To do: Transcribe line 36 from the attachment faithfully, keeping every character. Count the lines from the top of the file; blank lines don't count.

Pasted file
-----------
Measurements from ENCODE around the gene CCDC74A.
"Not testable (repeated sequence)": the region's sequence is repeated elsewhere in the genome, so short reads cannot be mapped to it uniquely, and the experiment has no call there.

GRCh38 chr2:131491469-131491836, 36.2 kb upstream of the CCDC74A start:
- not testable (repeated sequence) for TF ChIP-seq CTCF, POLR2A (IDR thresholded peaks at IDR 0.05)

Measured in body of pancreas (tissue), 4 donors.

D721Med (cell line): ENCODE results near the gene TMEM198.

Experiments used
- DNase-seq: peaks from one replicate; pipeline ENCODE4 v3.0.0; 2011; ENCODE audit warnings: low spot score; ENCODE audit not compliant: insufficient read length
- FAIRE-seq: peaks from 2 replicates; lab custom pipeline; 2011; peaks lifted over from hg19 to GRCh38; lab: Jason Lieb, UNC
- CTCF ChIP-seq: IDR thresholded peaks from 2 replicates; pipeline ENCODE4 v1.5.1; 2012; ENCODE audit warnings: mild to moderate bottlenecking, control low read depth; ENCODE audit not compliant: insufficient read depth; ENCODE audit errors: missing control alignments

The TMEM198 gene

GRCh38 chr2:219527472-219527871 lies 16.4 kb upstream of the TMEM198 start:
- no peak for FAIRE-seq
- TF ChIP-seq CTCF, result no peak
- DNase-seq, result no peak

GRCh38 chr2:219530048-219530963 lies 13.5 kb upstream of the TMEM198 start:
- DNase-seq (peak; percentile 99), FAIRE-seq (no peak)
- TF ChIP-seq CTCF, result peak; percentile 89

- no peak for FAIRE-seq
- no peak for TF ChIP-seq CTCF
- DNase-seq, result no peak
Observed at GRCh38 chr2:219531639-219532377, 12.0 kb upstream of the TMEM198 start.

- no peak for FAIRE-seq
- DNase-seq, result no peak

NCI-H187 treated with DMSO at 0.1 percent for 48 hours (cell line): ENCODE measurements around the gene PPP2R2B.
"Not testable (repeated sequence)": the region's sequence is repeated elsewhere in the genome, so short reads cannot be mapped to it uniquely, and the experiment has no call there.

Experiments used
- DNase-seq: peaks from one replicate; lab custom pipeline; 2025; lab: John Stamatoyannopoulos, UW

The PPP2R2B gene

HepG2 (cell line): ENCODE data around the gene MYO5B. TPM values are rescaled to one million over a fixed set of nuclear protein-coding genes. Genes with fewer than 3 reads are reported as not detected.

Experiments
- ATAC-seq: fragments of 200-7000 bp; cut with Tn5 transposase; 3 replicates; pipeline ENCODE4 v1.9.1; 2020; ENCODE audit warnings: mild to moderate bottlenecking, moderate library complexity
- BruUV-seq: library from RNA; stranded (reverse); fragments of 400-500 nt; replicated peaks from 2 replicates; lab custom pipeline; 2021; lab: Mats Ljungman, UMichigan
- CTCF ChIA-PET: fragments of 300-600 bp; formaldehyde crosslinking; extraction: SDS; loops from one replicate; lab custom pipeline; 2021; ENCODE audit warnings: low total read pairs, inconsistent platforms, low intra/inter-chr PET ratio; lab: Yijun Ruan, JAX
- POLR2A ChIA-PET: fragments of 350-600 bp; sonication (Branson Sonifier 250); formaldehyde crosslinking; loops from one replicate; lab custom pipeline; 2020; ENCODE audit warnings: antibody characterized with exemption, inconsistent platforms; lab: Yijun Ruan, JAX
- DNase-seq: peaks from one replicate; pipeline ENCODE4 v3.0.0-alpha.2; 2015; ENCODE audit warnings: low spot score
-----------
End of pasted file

- DNase-seq: peaks from one replicate; pipeline ENCODE4 v3.0.0-alpha.2; 2015; ENCODE audit warnings: low spot score